of HF. This is depicted in Fig. 3, which provides additional direct
evidence in favor of the above proposal. The effect of HF on reaction
rate is shown in Fig. 3. The reaction used C2 H5 OH/C2 H5 Cl/HF. At
3.5 h, the feed was replaced by pure ethanol, and the reaction
rate sharply decreased, then stopped quickly. At 4.5 h, the
feed was switched back to C2 H5 OH/C2 H5 Cl/HF, and the reaction
resumed.
The effect of ethyl chloride is significant because of its major
effect in inhibiting formation of by-products. We found that
metallic copper was formed during the reaction process, while
simultaneously, the selectivity for triethoxysilane and the reaction
rate decreased. This phenomenon indicates that metallic copper
c 2011 John Wiley & Sons, Ltd.
Copyright Appl. Organometal. Chem. 2011, 25, 508–513
Effects of double promoters on direct synthesis of triethoxysilane
(a)
(b)
Scheme 1. Suggestions on the mechanism of the direct synthesis triethoxysilane. (A) Without HF as promoter; (B) with HF as promoter.
Surface Analysis of Contact Mass
Figure 3. Change in the rate of triethoxysilane formation upon addition of
HF. Reaction temperature, 245 ◦ C; stirring rate, 800 rpm.
Appl. Organometal. Chem. 2011, 25, 508–513
c 2011 John Wiley & Sons, Ltd.
Copyright wileyonlinelibrary.com/journal/aoc
511
can catalyze conversion of the triethoxysilane to tetraethoxysilane.
This result is in agreement with previous studies.[29] The
rate of formation of tetraethoxysilane was at a maximum at
7.5 h, whereas the rate and selectivity of triethoxysilane both
declined, as shown in Fig. 2(c)(3). Figure 2(c)(3) shows that the
formation rate of triethoxysilane declines sharply at 7.5 h when
tetraethoxysilane formation rate reaches the maximum. This
is because, at the end of the reaction, excessive inactive
metallic copper and depleted levels of the Si–Cu active site
remain.
When ethyl chloride was not used as promoter [Fig. 2(b)], the
formed metallic copper catalyzed the dehydrogenation of ethanol
to form aldehyde. At the same time, 1,1-diethoxyethane was
formed through condensation of the aldehyde. The triethoxysilane
was accompanied by the aldehyde, 1,1-diethoxyethane and other
derivatives from the ethanol dehydrogenation. Thus, ethyl chloride
is an inhibitor for the catalysis mediated by metallic copper in
ethanol dehydrogenation.
Figure 4 shows the change in morphology, element composition
and distribution of the contact mass surface with respect to
reaction time. The surface morphology and element composition
differ significantly, especially for the elemental composition.
Figure 4(1) depicts SEM images of the contact mass after 1 h
reaction. Here, pits were observed. The proportion by weight of
the pit site was 20% Cu and 70% Si. Figure 4(2) shows that, when
the reaction rate increased, the reactive area increased gradually.
The proportion of metallic copper also increased simultaneously
(71%). Figure 4(3) shows that, at the end of the reaction, there
were numerous free silicon surfaces and free copper surfaces,
which is not similar as the explanation of Ehrich,[34,35] who
ascribed the loss of free silicon surface to the failure of the
copper to diffuse into the silicon matrix to form Cu–Si surface
species.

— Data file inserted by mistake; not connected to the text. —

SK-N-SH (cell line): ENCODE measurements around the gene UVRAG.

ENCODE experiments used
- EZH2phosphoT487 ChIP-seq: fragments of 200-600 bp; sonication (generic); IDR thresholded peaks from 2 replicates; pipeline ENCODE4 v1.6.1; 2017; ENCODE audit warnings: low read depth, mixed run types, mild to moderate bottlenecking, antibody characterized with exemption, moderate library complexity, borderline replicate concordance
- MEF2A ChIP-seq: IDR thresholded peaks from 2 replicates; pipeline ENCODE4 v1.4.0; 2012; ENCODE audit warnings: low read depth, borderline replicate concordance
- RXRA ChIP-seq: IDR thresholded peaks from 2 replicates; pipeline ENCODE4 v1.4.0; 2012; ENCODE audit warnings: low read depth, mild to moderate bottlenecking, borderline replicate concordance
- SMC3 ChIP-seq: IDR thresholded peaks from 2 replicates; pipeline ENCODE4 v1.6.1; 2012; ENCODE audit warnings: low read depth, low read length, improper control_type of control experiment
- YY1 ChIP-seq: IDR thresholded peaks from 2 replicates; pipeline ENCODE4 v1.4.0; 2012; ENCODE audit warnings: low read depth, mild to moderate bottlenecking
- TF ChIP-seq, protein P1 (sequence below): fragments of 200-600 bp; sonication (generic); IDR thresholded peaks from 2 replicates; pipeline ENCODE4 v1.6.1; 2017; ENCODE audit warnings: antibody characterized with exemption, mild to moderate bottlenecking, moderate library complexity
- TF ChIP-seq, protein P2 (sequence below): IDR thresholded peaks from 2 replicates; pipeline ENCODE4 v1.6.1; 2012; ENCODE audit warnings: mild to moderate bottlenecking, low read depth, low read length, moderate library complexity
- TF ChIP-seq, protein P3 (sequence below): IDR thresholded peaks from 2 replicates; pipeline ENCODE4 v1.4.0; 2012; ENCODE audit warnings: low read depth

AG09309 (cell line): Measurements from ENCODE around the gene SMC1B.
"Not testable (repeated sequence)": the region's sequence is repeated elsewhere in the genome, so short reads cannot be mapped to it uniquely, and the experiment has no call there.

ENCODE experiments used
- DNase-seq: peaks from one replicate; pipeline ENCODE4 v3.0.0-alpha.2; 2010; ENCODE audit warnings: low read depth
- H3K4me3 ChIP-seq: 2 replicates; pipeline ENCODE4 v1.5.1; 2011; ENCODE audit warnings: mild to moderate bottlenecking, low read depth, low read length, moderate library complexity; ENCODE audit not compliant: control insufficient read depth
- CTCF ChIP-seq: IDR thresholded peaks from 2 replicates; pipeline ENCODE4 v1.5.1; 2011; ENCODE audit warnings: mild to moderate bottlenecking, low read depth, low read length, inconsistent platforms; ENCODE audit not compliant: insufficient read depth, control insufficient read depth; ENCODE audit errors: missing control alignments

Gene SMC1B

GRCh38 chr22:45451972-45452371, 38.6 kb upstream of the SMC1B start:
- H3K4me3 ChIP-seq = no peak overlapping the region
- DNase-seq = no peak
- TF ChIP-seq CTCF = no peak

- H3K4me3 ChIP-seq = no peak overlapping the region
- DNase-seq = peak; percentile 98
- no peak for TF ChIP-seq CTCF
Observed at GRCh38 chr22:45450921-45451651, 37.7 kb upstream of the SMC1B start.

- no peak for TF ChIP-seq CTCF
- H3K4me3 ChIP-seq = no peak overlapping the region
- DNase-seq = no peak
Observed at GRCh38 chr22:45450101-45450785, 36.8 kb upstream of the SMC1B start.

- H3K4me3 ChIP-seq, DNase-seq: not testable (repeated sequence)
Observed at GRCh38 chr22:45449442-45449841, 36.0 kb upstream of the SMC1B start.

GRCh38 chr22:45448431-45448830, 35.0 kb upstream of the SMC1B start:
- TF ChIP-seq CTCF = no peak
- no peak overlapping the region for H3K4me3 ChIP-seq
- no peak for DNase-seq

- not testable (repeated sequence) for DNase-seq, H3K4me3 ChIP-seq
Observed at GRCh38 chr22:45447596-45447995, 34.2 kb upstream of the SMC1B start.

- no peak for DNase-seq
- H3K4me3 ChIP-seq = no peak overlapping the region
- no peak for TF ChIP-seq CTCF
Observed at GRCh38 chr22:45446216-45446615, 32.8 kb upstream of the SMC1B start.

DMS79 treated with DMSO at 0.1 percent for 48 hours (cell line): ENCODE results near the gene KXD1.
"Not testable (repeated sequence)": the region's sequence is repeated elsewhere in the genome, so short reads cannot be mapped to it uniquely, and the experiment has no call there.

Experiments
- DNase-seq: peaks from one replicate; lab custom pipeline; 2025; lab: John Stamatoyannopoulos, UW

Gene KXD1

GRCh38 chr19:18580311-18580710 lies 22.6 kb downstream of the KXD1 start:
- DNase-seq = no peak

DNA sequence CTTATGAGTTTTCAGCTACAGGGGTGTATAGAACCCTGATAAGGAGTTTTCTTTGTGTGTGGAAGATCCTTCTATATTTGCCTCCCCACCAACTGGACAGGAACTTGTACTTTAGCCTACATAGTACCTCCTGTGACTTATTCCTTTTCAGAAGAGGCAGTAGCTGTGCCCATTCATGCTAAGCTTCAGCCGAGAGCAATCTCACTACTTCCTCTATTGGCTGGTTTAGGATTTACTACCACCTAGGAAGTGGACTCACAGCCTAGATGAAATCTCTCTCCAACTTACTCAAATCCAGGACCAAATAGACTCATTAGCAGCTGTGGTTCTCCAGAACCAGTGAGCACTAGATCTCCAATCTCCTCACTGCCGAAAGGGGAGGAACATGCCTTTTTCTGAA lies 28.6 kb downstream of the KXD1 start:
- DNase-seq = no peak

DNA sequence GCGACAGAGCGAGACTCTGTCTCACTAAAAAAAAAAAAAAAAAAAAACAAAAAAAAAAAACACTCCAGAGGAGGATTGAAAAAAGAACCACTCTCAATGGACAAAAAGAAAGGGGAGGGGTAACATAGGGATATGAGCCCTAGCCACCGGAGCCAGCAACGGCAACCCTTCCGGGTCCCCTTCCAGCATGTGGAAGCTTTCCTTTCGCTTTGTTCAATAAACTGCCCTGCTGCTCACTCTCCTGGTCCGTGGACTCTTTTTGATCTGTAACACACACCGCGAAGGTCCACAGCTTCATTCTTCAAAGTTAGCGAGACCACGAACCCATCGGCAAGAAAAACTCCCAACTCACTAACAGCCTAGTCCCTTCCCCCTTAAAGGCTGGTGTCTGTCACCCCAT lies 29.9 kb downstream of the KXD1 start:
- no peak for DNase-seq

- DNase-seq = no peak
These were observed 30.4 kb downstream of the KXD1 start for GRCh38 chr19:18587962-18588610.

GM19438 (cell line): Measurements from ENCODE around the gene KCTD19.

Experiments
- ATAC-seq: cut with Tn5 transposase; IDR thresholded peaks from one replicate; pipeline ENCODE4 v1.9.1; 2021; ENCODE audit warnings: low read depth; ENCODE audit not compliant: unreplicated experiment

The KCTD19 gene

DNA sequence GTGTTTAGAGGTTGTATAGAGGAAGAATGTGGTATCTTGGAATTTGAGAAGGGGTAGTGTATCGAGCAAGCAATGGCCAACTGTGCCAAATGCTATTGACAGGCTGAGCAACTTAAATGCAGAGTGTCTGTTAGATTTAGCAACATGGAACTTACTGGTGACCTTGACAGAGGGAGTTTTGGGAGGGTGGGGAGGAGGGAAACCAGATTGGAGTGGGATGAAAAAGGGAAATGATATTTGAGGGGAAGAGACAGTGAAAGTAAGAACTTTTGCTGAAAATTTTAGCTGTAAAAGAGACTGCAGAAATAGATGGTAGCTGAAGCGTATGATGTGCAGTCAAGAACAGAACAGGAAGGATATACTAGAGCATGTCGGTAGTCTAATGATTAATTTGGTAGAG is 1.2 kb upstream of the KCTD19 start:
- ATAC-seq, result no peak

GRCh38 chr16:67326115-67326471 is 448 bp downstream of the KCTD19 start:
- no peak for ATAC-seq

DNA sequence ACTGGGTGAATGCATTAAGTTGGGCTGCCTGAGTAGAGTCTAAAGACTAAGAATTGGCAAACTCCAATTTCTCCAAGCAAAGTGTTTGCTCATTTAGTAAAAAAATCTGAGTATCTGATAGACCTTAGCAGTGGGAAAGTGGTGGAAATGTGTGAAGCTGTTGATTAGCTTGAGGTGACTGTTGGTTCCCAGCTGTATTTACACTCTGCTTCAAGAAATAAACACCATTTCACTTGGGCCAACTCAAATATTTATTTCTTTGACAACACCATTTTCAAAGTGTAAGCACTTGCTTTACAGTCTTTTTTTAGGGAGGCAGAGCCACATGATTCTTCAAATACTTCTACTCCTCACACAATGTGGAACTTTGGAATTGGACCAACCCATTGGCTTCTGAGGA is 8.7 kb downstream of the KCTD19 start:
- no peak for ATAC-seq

The result of SEM-EDS confirms our hypothesis. When large
amounts of inactive metallic copper form, the reaction breaks
down. The direct synthesis of triethoxysilane differs from the
direct synthesis of methylchlorosilane. In the methylchlorosilane
synthesis, CH3 Cl can supply anions to form CuCl, which reacts
with Si to regenerate the active site. Thus, CH3 Cl is not only
a reactant, but also an anion compensator. In contrast, the
ethanol in direct synthesis of triethoxysilane is a reactant that
cannot supply anions. The result is that the concentration of
anions is not sufficient to react with copper. Therefore large
amounts of inactive metallic copper form, and the reaction breaks
down.
Contact mass was examined by XRD at different reaction stages
(Sitech reaction with C2 H5 OH/C2 H5 Cl at 245 ◦ C). The diffraction
peaks due to the metallic copper phase gradually increased in
intensity vs the reaction time [Fig. 5(a, c)]. The diffraction peaks
due to the silicon phase existed at all times [Fig. 5(a–c)]. At the
maximum reaction rate [Fig. 5(b)], there were hardly any diffraction
peaks due to the metallic copper phase and Cu3 Si. We can only
see the diffraction peaks due to the CuCl and the Si. This result
shows that there were numerous amorphous Si–Cu intermetallics
in the reaction system, which was the active site for the direct
synthesis. The active site formed from the active copper atoms
reduced by Si, or mainly because of the metallic impurity of Sitech .
When the active site was consumed by the ethanol, the elemental
Z. Lei et al.
Figure 5. XRD patterns of the contact mass formed by the reaction of Sitech
with C2 H5 OH/C2 H5 Cl at 245 ◦ C. (a) At the beginning of the reaction (1 h);
(b) at the beginning of the reaction (2 h); and (c) at the end of the reaction.
the HF promoter seems to act as an anion-supplementing agent.
The yield and the selectivity improved, especially the yield
(42%), by adding HF gas to the ethanol mixture (Nethanol : NHF =
100 : 1). The harmful catalysis of metallic copper was significantly
suppressed by adding ethyl chloride to the ethanol mixture
(Nethanol : Nethyl chloride = 1000 : 0.3). The possible reason for the
bad reaction effect was the lack of active copper atoms. The active
copper was derived from the reaction between silicon and CuCl or
metallic impurity coexistent with Sitech and CuCl.
Supporting information
Supporting information may be found in the online version of this
article.
References
Figure 4. SEM images of the contact mass formed by the reaction of Sitech
with C2 H5 OH/C2 H5 Cl at 245 ◦ C. (1) After 1 h, magnification 5000×. EDS
results of the nonreacted silicon surface (100% Si, point a), and the active
sites (pits, point b): 20% Cu and 70% Si. (2) After 2 h, magnification 3000×.
EDS results of the reactive area (pit) with bright areas (point a), mass
spectrum: 71% Cu, 7% Si, 21% Cl, and free silicon surface (point b) in
100% Si. (3) After 3.5 h, magnification 5000×. EDS results of the free silicon
surface (point a), 100% Si, and the deactivation metallic copper with bright
site (point b): >91% Cu.
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Conclusion
512
The function of HF and ethyl chloride as promoters and the
mechanism of the direct method were investigated. In summary,